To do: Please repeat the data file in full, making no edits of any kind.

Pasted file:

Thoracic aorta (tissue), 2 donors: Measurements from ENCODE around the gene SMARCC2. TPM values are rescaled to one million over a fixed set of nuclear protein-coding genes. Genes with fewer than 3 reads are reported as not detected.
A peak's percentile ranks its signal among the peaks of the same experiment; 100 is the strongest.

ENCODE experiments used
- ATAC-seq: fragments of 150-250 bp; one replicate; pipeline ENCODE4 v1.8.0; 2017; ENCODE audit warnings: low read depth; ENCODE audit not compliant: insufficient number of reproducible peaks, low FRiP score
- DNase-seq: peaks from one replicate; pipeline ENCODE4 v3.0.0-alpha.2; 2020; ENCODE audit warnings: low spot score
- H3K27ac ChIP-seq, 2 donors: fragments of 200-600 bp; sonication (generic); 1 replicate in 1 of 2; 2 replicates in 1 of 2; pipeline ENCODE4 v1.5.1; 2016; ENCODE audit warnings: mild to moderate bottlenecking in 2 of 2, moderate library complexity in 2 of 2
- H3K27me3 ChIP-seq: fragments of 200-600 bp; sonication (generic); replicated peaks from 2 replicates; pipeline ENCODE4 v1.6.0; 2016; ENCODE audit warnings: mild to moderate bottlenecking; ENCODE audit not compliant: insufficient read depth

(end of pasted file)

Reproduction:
Thoracic aorta (tissue), 2 donors: Measurements from ENCODE around the gene SMARCC2. TPM values are rescaled to one million over a fixed set of nuclear protein-coding genes. Genes with fewer than 3 reads are reported as not detected.
A peak's percentile ranks its signal among the peaks of the same experiment; 100 is the strongest.

ENCODE experiments used
- ATAC-seq: fragments of 150-250 bp; one replicate; pipeline ENCODE4 v1.8.0; 2017; ENCODE audit warnings: low read depth; ENCODE audit not compliant: insufficient number of reproducible peaks, low FRiP score
- DNase-seq: peaks from one replicate; pipeline ENCODE4 v3.0.0-alpha.2; 2020; ENCODE audit warnings: low spot score
- H3K27ac ChIP-seq, 2 donors: fragments of 200-600 bp; sonication (generic); 1 replicate in 1 of 2; 2 replicates in 1 of 2; pipeline ENCODE4 v1.5.1; 2016; ENCODE audit warnings: mild to moderate bottlenecking in 2 of 2, moderate library complexity in 2 of 2
- H3K27me3 ChIP-seq: fragments of 200-600 bp; sonication (generic); replicated peaks from 2 replicates; pipeline ENCODE4 v1.6.0; 2016; ENCODE audit warnings: mild to moderate bottlenecking; ENCODE audit not compliant: insufficient read depth